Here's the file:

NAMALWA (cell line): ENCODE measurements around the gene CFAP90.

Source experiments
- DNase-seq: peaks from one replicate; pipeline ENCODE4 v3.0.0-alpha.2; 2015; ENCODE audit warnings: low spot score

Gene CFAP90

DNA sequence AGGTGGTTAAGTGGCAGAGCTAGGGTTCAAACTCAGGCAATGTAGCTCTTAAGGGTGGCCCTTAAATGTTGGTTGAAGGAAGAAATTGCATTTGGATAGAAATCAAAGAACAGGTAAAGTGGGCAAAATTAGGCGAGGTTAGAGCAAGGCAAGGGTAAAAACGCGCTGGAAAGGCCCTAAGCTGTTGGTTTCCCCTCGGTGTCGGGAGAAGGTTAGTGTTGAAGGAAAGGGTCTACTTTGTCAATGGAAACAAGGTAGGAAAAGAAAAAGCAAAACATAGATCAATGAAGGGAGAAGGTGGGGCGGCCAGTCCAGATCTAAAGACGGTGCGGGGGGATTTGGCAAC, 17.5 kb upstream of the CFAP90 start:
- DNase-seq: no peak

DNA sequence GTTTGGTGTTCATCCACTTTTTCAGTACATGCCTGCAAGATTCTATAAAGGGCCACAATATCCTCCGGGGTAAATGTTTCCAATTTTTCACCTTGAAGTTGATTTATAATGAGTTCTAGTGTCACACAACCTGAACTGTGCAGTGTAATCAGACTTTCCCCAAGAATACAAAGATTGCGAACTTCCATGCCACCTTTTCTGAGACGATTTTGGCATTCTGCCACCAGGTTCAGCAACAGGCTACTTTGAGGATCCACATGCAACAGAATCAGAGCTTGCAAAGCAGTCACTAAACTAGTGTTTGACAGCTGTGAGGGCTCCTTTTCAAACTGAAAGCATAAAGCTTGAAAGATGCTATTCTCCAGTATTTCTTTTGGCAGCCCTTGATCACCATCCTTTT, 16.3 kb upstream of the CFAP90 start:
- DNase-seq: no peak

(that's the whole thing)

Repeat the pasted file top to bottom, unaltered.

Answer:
NAMALWA (cell line): ENCODE measurements around the gene CFAP90.

Source experiments
- DNase-seq: peaks from one replicate; pipeline ENCODE4 v3.0.0-alpha.2; 2015; ENCODE audit warnings: low spot score

Gene CFAP90

DNA sequence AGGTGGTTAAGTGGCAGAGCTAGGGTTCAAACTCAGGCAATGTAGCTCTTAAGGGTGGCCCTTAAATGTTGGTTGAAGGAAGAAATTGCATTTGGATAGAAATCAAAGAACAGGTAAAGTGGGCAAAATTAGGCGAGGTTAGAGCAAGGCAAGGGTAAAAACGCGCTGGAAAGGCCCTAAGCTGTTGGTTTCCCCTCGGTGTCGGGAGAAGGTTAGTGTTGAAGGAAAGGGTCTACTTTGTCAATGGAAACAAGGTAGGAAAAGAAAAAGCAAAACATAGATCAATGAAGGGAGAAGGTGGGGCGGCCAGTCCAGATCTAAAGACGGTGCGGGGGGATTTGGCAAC, 17.5 kb upstream of the CFAP90 start:
- DNase-seq: no peak

DNA sequence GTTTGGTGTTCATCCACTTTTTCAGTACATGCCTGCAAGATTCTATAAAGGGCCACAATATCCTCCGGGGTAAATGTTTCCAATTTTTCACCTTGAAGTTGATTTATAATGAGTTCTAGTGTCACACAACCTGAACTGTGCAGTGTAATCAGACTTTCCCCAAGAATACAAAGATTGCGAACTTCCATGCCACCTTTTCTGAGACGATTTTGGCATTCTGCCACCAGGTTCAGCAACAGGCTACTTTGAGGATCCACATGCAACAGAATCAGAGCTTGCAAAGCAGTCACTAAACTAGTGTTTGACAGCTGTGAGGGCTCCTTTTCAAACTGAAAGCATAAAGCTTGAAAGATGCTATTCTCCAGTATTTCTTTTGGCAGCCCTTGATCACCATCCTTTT, 16.3 kb upstream of the CFAP90 start:
- DNase-seq: no peak